Dubai's mass rocket launch thrills families
Hundreds of children and their parents looked on as homemade devices were blasted off from Dubai Parks and Resorts
Space camp taught Abrianna Grace that timing is everything.
Her skills were put to the test on Saturday morning when she gathered with 164 other children for a mass rocket launch at Dubai Parks & Resorts, the culmination of a five day space camp for children ages nine to 18.
Abrianna waited and watched as other rockets went askew in the wind.
When the wind finally died down, she lit the fuse under her rocket Sunset and watched it soar more than 150 metres into the air, setting a record for the day.
“I felt really proud and I was really surprised,” she said of her rocket’s flight. “Honestly, I think when I built my rocket I just went slowly and took my time instead of rushing it."
Abrianna is a recent graduate of Space and Rocketry Academy UAE, a space camp organised by Compass International and supported by the UAE Space Agency. There, she spent four days building her rocket. She also learnt that launching a rocket when the planets are perfectly aligned can save a months of travel to Mars. It was a lesson in patience.
In addition to building their rockets, children learnt how Emirati astronauts are preparing for space, what it’s like to live at the International Space Station and how robots can navigating challenging terrain on the Red Planet.
“We’re happy to offer these programmes to really inspire what is being called the Mars generation,” said Michael Flachbart, a global education director at Compass International who has 30 years experience in space education programmes for youth.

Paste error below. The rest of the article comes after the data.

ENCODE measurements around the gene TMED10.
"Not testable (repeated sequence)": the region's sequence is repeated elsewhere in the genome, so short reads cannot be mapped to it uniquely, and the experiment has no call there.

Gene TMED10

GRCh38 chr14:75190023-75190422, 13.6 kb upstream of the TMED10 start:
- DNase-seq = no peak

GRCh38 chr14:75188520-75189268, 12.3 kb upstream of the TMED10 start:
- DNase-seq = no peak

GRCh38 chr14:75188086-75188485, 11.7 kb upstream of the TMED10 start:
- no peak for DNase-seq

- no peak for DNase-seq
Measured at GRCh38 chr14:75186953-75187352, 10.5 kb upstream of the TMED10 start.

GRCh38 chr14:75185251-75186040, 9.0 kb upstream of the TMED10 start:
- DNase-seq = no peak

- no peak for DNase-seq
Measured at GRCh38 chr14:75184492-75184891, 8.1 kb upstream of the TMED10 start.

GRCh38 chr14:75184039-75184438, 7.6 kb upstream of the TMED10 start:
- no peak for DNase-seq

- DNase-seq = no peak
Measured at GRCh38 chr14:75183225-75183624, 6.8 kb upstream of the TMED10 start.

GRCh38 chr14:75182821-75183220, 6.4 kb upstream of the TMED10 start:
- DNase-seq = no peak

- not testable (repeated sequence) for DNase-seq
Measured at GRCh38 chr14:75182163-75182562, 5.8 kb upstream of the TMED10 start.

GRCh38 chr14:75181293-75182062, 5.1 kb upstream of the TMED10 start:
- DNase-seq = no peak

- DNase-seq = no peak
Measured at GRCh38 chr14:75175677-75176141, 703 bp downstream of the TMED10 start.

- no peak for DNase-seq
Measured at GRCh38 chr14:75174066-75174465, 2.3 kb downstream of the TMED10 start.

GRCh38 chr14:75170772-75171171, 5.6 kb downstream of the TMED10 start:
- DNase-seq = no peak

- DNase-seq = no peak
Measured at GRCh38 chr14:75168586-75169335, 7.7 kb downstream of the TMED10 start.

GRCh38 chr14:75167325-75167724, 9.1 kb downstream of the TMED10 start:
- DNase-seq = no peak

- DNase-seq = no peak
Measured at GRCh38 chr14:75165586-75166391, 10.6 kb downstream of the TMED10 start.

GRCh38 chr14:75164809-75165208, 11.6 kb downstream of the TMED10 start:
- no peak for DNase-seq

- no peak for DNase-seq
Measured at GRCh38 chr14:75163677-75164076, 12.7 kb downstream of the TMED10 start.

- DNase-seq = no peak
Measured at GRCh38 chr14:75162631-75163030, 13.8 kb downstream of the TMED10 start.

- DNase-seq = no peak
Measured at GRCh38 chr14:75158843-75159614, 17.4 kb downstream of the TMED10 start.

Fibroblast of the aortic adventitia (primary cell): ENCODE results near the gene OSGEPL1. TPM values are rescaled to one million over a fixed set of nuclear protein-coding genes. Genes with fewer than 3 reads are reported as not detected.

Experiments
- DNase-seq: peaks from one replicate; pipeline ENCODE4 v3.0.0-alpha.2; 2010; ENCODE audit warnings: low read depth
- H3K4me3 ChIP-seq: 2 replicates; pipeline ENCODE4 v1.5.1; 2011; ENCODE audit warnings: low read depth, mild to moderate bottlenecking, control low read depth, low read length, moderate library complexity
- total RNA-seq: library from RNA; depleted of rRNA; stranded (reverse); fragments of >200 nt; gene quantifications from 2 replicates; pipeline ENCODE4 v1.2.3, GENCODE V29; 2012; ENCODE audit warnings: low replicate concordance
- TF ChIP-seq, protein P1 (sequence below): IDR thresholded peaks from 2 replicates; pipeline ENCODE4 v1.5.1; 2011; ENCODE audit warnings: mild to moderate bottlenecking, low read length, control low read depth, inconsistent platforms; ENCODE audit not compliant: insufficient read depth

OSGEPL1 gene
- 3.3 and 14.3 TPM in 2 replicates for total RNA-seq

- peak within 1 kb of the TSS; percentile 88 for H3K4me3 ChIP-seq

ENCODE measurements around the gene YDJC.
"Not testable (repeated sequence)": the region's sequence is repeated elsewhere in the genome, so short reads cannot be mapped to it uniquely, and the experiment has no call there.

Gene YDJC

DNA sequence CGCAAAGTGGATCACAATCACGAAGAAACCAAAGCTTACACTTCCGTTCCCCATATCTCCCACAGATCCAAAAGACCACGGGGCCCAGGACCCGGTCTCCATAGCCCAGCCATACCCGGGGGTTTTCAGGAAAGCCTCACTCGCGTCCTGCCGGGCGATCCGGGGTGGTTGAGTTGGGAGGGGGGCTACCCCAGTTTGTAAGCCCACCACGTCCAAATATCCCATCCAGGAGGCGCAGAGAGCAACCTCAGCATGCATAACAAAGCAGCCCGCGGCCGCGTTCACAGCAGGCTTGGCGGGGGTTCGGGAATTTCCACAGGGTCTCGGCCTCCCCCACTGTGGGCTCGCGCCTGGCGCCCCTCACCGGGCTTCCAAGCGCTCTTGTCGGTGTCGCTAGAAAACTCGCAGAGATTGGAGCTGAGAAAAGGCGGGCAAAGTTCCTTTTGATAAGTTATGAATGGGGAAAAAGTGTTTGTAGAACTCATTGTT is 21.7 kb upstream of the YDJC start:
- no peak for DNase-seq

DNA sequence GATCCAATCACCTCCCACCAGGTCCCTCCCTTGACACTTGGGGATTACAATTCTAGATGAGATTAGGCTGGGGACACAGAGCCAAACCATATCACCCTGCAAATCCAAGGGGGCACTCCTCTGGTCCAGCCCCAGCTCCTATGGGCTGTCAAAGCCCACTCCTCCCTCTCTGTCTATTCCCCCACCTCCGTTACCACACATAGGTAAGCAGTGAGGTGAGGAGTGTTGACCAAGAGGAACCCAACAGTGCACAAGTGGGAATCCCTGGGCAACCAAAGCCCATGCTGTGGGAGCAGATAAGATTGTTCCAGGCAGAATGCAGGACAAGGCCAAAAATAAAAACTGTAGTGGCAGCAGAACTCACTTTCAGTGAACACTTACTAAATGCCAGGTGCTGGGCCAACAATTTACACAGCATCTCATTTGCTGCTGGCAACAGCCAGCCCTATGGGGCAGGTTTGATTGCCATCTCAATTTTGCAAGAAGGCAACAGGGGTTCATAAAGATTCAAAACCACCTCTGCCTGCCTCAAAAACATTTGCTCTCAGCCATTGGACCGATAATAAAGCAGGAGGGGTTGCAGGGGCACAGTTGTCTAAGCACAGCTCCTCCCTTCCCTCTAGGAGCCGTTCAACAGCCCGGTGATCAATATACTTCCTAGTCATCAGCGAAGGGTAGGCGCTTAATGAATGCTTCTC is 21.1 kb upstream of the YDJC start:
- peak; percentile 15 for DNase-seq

“This generation has the opportunity to be the first to set foot on Mars. People who are under 18 now are really going to be the perfect age to have a big impact there and it’s not just the people who go to space, it’s the thousands on the ground. It really is a large undertaking.”
In addition to space curriculum, the camp addresses gaps in 21st century skills. Technology has changed since space camps began last century and children now have a world of information at their fingertips but still need to develop communication skills by working in small groups.
“These types of programmes are actually needed in some ways more than ever today because students are not sitting side-by-side doing problem solving,” said Mr Flachbart. “Some of the skills gaps in 21st century learning are collaboration and communication.”
Graduates of similar space programmes include George Whitesides, the chief executive of Virgin Galactic, and Christina Koch, an American astronaut who will set a record for the longest single spaceflight by a woman when she completes 328 days in orbit next year. She will be on board the International Space Station when the first Emirati astronaut arrives in September.
Compass International has had more than 500 children space camps since they launched last year.
Organisers are ready to establish permanent space camp headquarters in Dubai, said Lissy Donald, company's the managing director and owner.
“Our mission is to bring in a permanent camp here and empower youth year round,” said Ms Donald.
Updated: May 4, 2019 06:31 PM